Louisiana Film Industry Ready to Fire Back up After Strike
The film industry in Louisiana goes back way longer than you probably thought. In fact, according to Wikipedia, (and who doesn't trust Wikipedia?), Film-making in Louisiana began in 1898 with the American Mutoscope and Biograph Company. It has been the site of several notable productions over the years, the first of which was Tarzan of the Apes, completed in 1918.
But let's fast forward just a bit. In 2002, the Louisiana Legislature initiated the Louisiana Motion Picture Tax Incentive Act. Since then, hundreds of films have been shot in the Pelican State featuring A-list "Hollywood" actors like Keving Costner, Sandra Bullock, Brad Pitt, and Denzel Washington. It might be easier to name actors who haven't filmed here.
But COVID caused a major hitch in the giddy-up in 2020, then the recent writer's and actor's strikes caused projects to grind to a halt. But now there's good news as a deal was reached between actors union and studios. Director of Louisiana Entertainment Chris Stelly says it’s good news for the businesses and citizens who depend on film production in Louisiana.
“It’s equally exciting that all parties could come to an agreement thats fair and equitable for all sides involved. And I think it means more importantly for the state of Louisiana that our crew and our vendors can get back to work doing what they do best and that’s making motion pictures.”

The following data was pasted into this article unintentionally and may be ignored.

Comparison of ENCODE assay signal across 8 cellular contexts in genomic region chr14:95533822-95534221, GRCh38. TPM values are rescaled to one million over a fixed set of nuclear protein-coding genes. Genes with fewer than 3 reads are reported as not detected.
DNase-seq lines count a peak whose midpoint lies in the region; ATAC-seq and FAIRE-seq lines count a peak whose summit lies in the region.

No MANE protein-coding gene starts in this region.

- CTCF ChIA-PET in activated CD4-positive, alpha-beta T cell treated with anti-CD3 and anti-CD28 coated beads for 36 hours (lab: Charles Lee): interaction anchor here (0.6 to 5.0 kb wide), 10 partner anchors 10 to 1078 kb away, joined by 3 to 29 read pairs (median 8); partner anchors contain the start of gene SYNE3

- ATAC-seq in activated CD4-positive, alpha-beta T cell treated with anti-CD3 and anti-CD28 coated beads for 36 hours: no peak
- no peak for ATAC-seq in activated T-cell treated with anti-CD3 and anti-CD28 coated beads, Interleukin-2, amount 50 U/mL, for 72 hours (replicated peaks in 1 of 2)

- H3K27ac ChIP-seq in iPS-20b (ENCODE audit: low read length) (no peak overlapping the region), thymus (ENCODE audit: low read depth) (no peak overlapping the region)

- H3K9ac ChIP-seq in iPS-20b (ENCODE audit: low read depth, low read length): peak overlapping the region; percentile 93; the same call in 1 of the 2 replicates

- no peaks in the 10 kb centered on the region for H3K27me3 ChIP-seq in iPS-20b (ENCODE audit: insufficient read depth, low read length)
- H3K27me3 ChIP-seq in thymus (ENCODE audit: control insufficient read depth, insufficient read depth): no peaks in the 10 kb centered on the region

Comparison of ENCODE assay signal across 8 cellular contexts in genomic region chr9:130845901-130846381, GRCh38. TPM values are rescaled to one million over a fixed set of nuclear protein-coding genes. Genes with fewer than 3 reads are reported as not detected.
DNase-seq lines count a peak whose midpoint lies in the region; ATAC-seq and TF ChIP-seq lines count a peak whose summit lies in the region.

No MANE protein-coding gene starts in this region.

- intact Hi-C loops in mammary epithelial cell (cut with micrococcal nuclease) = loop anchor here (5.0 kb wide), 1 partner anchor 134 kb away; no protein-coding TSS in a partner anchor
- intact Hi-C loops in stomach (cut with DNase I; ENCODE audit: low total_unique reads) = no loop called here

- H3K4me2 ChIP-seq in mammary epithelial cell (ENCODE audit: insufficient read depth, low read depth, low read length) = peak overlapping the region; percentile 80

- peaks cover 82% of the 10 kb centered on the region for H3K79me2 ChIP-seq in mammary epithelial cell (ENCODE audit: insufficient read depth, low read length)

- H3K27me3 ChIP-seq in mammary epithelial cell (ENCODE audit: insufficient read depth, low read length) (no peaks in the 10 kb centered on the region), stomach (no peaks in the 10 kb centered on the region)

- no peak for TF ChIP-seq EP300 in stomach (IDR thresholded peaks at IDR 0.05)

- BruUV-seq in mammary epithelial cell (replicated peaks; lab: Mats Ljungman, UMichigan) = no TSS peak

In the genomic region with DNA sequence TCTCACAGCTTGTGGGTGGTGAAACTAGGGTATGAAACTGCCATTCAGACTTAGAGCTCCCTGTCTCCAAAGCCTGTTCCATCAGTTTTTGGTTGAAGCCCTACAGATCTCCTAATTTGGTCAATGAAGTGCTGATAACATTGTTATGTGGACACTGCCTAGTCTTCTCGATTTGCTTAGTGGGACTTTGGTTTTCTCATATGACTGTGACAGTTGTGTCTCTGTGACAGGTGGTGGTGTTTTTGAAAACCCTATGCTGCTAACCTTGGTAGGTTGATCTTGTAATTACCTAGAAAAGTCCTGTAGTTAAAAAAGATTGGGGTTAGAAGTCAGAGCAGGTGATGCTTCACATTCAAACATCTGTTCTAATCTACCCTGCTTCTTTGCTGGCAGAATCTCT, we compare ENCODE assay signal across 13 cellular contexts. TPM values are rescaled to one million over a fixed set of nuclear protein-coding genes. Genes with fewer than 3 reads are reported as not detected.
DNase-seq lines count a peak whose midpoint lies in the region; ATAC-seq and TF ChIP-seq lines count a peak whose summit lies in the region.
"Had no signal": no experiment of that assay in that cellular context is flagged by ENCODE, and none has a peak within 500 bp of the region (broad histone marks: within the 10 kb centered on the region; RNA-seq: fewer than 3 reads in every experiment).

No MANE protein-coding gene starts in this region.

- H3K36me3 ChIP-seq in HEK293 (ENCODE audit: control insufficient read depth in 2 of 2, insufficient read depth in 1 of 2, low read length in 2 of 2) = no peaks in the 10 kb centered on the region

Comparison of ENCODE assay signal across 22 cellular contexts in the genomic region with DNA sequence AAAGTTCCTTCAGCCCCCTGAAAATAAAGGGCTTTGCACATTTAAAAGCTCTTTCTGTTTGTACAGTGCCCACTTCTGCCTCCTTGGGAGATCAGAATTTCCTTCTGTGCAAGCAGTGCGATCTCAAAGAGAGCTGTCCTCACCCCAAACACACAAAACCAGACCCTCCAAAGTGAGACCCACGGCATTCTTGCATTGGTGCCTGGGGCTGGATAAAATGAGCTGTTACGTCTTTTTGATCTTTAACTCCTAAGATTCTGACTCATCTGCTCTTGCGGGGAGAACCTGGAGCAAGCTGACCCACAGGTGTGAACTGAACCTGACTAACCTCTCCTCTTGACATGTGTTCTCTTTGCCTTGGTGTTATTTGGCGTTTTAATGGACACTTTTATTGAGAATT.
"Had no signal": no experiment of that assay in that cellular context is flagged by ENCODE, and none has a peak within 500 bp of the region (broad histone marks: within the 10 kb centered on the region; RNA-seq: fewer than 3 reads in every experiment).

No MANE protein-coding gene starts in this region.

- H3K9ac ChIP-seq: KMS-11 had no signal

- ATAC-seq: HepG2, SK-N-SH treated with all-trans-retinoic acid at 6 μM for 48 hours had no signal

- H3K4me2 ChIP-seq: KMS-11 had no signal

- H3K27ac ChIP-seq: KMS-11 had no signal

The new three-year contract was valued at more than one billion dollars and included increases in minimum salaries, and benefits, as well as a new residual for streaming programs. Stelly expects production to resume within a few weeks.
“Those productions that were actually filming here will likely be the first to come back. It may take weeks. A couple of weeks. It’s hard to really gauge on that but I know one thing – we’re ready.”
Stelly says the camera was rolling on four to five productions before being halted by the longest strike ever for actors. He says the true impact of the strike is unknown.
“That’s going to be something we’re definitely interested in measuring as we start getting data and as things start getting back to normal. It’s really hard to tell at this point and time with everything happening so recently.”
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